I think it's a question of perspective, I prefer the freedom from being fired for capricious reasons.

Stephen

garyslinger's picture

[quote="stephenbooth_uk"]I think it's a question of perspective, I prefer the freedom from being fired for capricious reasons.

Stephen[/quote]
And yet, in my experience, I find that really doesn't happen all that often, at least not in "professional circles". It can lead to some interesting contracts too - at my last employer, I was on a one-day notice period, from both sides. That was a personal first. Didn't concern me in the slightest.

I'm a manager. I have a responsibility to my company. I don't plan on firing anyone capriciously, but if I have to deal with gross misconduct, I'm not paying that person a salary while I hold a multi-week investigation and a hearing. That's not being responsible to the company.

If I was a junior employee, looking out for all I could get with one eye on the clock and the other on a Facebook page? (Yes, I'm casting stereotypes. Dramatic license). Then I'd have a different view of things.

stephenbooth_uk's picture

[quote="garyslinger"]but if I have to deal with gross misconduct, I'm not paying that person a salary while I hold a multi-week investigation and a hearing.[/quote]

In the vast majority of cases, if the employee is actually guilty of gross misconduct, a multiweek investigation whilst they're on suspension with pay isn't necessary. If you've got enough evidence to suspend them then you've usually got enough evidence to fire them. In my experience (cases I've dealt with myself, cases I've assisted other reps on and cases that just happened to be going on around me) the length of the investigation period is usually inversely proportional to the strength of management's case. Where the case has been strong the investigation has lasted days, maybe a week, but where the investigation has been long the case has been weak. It seems that if the investigating manager can't find evidence to justify a sacking they keep on looking until they find something or enough minor somethings (largely what M&M describe as 'Potato chips') that it looks like they were justified in suspending the person. They seem incapable of just saying "Oops, our mistake, they're clean. Oh well, no harm done."

Stephen

karaikudy's picture

In Indian scenario, if you are laid off, its 15 days salary (all components) for every year of service completed for 10 years. After 10 years its one month salary for every additional year of service rendered.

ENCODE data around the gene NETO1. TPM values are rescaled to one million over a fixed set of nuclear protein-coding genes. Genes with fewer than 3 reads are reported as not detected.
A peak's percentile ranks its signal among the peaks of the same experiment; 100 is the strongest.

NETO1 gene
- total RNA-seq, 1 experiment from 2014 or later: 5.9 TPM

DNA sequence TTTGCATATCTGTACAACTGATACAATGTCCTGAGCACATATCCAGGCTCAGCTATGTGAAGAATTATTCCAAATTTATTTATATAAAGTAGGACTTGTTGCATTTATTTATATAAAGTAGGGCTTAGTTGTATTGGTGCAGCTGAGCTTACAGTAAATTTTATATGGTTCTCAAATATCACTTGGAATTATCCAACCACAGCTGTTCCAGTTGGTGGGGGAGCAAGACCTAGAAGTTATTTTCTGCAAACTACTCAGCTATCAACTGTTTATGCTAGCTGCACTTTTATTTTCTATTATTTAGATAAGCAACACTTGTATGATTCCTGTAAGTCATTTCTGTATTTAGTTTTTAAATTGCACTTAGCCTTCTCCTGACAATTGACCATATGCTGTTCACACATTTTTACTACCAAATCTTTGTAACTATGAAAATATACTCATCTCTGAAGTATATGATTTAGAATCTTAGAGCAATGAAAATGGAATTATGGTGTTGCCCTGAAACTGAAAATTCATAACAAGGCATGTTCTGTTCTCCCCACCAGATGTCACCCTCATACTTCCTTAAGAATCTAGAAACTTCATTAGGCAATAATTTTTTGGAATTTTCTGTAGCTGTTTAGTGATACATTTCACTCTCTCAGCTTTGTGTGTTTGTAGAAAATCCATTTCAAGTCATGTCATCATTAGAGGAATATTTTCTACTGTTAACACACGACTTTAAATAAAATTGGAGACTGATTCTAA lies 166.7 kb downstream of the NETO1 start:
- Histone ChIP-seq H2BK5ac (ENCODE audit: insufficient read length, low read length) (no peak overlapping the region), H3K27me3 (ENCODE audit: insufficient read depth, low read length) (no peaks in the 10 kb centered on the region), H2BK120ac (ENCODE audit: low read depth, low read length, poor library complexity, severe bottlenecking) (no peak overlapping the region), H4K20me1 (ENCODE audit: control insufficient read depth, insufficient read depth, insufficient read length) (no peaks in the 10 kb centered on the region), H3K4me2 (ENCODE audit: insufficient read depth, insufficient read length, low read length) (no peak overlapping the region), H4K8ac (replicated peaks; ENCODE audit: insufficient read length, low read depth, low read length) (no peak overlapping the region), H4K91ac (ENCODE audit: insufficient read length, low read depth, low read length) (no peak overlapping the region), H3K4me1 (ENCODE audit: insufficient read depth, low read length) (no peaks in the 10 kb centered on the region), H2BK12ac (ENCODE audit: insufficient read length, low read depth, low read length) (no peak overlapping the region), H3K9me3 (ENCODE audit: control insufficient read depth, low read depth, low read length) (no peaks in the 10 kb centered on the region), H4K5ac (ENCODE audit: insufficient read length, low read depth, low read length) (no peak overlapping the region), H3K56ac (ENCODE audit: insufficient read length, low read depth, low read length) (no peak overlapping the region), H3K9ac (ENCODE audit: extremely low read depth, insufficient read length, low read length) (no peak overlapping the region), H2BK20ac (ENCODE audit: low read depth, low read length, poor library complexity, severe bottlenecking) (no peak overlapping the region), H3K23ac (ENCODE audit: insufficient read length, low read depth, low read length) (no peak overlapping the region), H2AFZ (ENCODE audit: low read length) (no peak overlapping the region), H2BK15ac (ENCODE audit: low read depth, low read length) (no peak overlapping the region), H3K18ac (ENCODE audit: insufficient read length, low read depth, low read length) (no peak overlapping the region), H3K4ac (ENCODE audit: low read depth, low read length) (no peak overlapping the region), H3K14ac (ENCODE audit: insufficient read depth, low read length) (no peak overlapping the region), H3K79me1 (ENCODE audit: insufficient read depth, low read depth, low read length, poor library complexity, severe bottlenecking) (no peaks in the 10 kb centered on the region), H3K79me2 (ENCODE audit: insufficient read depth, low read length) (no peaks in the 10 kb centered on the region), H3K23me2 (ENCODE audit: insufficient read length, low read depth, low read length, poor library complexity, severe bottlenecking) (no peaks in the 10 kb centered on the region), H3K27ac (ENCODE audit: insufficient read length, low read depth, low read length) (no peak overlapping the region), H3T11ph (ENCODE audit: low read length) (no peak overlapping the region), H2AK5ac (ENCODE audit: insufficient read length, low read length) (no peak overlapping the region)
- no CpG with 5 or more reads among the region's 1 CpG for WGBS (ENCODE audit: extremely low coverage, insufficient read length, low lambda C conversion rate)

There are some tax concessions too for this money.

This layoff money is exclusive of your 401(k) and Gratuity plans which is on similar lines as mentioned. Some companies (Mostly MNCs) offer Pension plan too.

Karthik.

adragnes's picture

Adding to the list of scenarios of how redundancies are handled around the world, here is how it is done in Norway.

We do not have any redundancy pay as such, but the company does have to give notice. How much depends on the contract. The usual is three months. The notice period is symmetric, you have to give the company the same period of notice when it is you who want to terminate the employment.

There are few restrictions on making people redundant as opposed to actually firing someone (which is hard, but not impossible) you cannot hire anyone into the same position or a similar position to the one you made redundant in the next year. Because of this some companies use golden “hand shakes” to get people to quit voluntarily instead.

After the notice period, in which you usually have to work, there is up to one year of unemployment insurance from the government. It gives you a certain percentage of your income the year before up to a certain amount. That amount is probably to low for comfort for most professionals and managers. After the year is over there is nothing until you have exhausted your savings at which time welfare kicks in and gives you just enough to avoid living in absolute poverty.

It seems our model is a little more flexible than the European one, but not considerably less so than the US one. Generous flexibility is one of the hall-marks of the “Nordic model”. There is considerable differences between the Nordic countries and Denmark probably has the best-functioning labour market, but the amount the government spends on training and getting people back to work would probably be ruinous in a country with high unemployment.

--
Aleksander

bflynn's picture

[quote="stephenbooth_uk"]I think it's a question of perspective, I prefer the freedom from being fired for capricious reasons.[/quote]

I don't believe I know anyone this has happened to.

If you are a positive contributor to the company, you are a value to the company and a manager would have to be an idiot to get rid of you. If you cost more than you make or you do something wrong, I hope everyone would agree that it is right and proper to be dismissed.